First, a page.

that they were on a low rate. Any job these days should pay twenty dollars an hour, and care giving is really hard work (close family member does it), challenging and very physical. About time they all got a pay rise, at long last. So should other low paid workers, also all the old benefits such as holiday pay and sick leave have now been written out of contracts, so wrong!!
    The unions were a strong voice once, now they mostly just seem to cave in to employers demands. Good on them here though. In this day and age, and especially in super rip-off Auckland, $15 bucks an hour is an absolute joke.

Recent Comments

Recent Posts

  • Keynote address to Chartered Accountants Australia and New Zealand conference
    Speech to the CAANZ conference - November 19, 2020 Thank you, Greg, (Greg Haddon, MC) for the welcome. I’d like to acknowledge John Cuthbertson from CAANZ, the Commissioner of Inland Revenue Naomi Ferguson, former fellow MP and former Minister of Revenue, Peter Dunne, other guest speakers and CAANZ members. I ...
    BeehiveBy beehive.govt.nz
    5 hours ago
  • Expert independent advisory group appointed to strengthen the future of Māori broadcasting
    A panel of seven experts are adding their support to help shape the future of Māori broadcasting, Minister for Māori Development Willie Jackson has announced today. “Today I will meet with some of the most experienced Māori broadcasters, commentators and practitioners in the field. They have practical insights on the ...
    BeehiveBy beehive.govt.nz
    12 hours ago
  • Government to review housing settings
    New Zealand’s stronger-than-expected economic performance has flowed through to housing demand, so the Government will review housing settings to improve access to the market, the Finance Minister Grant Robertson announced today. “Our focus is on improving access to the housing market for first home buyers and ensuring house price growth ...
    BeehiveBy beehive.govt.nz
    1 day ago
  • Crown accounts reflect Govt’s careful economic management
    The better-than-expected Crown accounts released today show the Government’s careful management of the COVID-19 health crisis was the right approach to support the economy. As expected, the Crown accounts for the year to June 2020 show the operating balance before gains and losses, or OBEGAL, was in deficit. However that ...
    BeehiveBy beehive.govt.nz
    1 day ago
  • Community launch marks next step in addressing racism in education
    The launch of Te Hurihanganui in Porirua today is another important milestone in the work needed to address racism in the education system and improve outcomes for Māori learners and their whānau, Associate Education Minister Kelvin Davis says. Budget 2019 included $42 million over three years to put Te Hurihanganui ...
    BeehiveBy beehive.govt.nz
    1 day ago
  • Government to consider recommendations on DNA use in criminal investigations
    The Minister of Justice has received the Law Commission’s recommending changes to the law governing the way DNA is used in criminal investigations. The report, called The Use of DNA in Criminal Investigations – Te Whahamahi I te Ira Tangata I ngā Mātai Taihara, recommends new legislation to address how ...
    BeehiveBy beehive.govt.nz
    1 day ago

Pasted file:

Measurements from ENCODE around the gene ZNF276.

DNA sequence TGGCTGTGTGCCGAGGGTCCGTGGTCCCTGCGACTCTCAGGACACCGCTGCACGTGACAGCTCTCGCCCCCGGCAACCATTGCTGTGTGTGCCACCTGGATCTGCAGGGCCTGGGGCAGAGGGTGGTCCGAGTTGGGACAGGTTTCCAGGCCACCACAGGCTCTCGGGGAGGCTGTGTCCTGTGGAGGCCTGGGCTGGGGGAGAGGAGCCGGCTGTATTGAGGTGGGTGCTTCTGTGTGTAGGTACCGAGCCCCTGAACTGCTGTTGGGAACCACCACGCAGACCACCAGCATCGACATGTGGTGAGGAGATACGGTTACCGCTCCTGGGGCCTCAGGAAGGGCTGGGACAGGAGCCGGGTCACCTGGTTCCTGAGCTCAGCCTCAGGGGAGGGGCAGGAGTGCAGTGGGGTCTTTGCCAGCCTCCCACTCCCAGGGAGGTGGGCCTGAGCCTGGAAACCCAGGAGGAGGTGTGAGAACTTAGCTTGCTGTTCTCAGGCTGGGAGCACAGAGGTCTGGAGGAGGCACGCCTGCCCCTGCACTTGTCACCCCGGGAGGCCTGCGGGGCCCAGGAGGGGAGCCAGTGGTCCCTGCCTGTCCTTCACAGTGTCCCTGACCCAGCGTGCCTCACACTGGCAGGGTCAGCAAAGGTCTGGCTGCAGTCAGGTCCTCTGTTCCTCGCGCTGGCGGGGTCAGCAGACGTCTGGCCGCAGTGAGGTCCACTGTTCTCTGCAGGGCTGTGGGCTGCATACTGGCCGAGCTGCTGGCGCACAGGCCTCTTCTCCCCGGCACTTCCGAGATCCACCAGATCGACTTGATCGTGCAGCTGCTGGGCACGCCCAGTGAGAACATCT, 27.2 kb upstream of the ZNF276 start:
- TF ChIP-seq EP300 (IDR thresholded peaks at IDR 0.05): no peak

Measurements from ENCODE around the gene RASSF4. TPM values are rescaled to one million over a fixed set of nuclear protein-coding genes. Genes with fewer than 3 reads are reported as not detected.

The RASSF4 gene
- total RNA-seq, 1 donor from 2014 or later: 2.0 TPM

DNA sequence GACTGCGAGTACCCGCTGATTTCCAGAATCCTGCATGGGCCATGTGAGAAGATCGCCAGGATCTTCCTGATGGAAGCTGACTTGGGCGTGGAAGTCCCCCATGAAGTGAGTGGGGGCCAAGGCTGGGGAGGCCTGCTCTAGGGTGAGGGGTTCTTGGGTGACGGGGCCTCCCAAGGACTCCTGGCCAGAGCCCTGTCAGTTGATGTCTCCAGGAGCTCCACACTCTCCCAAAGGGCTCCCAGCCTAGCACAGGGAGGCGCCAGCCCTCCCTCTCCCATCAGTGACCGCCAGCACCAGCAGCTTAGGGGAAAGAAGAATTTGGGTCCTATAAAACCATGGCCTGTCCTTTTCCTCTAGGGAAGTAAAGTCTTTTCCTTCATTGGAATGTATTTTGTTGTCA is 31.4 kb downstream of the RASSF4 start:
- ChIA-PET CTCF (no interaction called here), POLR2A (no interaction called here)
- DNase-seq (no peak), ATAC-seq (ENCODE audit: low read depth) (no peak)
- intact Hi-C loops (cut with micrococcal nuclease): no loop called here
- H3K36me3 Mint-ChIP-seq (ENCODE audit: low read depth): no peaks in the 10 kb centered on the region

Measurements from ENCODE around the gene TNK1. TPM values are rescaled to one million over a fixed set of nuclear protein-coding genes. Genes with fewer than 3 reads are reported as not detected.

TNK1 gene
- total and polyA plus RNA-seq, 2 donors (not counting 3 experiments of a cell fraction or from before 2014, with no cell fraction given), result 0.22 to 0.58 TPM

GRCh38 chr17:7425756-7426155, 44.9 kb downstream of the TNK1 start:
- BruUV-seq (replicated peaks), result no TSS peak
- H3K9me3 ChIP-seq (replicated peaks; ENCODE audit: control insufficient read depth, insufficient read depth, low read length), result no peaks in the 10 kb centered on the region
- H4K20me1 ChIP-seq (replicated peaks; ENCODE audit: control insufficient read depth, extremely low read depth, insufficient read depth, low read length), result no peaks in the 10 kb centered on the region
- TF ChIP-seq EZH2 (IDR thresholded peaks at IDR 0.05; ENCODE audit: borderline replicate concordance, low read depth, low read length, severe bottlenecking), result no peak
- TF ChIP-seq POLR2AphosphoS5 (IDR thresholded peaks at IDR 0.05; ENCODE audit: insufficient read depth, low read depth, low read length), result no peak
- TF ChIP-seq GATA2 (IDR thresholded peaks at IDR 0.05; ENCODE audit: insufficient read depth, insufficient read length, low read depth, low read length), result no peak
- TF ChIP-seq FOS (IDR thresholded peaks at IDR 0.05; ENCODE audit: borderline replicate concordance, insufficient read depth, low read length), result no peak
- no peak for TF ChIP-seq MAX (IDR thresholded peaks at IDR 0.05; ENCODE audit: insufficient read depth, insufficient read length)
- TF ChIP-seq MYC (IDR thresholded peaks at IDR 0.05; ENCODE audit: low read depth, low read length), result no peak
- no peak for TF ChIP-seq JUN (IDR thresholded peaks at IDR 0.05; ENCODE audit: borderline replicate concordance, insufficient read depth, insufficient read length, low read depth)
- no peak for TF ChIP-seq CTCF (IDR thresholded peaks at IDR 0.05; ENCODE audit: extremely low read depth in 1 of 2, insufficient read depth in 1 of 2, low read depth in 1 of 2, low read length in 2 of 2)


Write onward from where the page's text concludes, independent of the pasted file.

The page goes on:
• Speech to Wakatū Nelson regional hui on trade
    First, I want to express my thanks to Te Taumata for this hui and for all the fantastic work you are doing for Māori in the trade space. In the short time that you’ve been operating you’ve already contributed an enormous amount to the conversation, and developed impressive networks.  I ...
    BeehiveBy beehive.govt.nz
    1 day ago
  • Speech to Primary Industries Summit
    Thank you for the opportunity to speak to you today about the significant contribution the food and fibres sector makes to New Zealand and how this Government is supporting that effort. I’d like to start by acknowledging our co-Chairs, Terry Copeland and Mavis Mullins, my colleague, Agriculture Minister Damien O’Connor, ...
    BeehiveBy beehive.govt.nz
    1 day ago
  • Fast track referrals will speed up recovery and boost jobs and home building
    The Government is taking action to increase jobs, speed up the economic recovery and build houses by putting three more projects through its fast track approval process. “It’s great to see that the fast-track consenting process is working. Today we have referred a mix of potential projects that, if approved, ...
    BeehiveBy beehive.govt.nz
    2 days ago
  • Papakāinga provides critically needed homes in Hastings
    A papakāinga opened today by the Minister for Māori Development the Hon Willie Jackson will provide whānau with much needed affordable rental homes in Hastings. The four home papakāinga in Waiōhiki is the first project to be completed under the ‘Hastings Place Based’ initiative. This initiative is a Government, Hastings ...
    BeehiveBy beehive.govt.nz
    4 days ago
  • New Zealand ready to host APEC virtually
    Prime Minister Jacinda Ardern took over the leadership of APEC earlier today, when she joined leaders from the 21 APEC economies virtually for the forum’s final 2020 meeting. “We look forward to hosting a fully virtual APEC 2021 next year. While this isn’t an in-person meeting, it will be one ...
    BeehiveBy beehive.govt.nz
    5 days ago
  • Revival of Māori Horticulturists
    The rapid revival of Māori horticulture was unmistakeable at this year’s Ahuwhenua Trophy Awards, with 2020 marking the first time this iconic Māori farming event was dedicated to horticulture enterprises. Congratulating finalists at the Awards, Māori Development Minister Willie Jackson said growing large-scale māra kai is part of Māori DNA. ...
    BeehiveBy beehive.govt.nz
    5 days ago
  • Emergency benefit to help temporary visa holders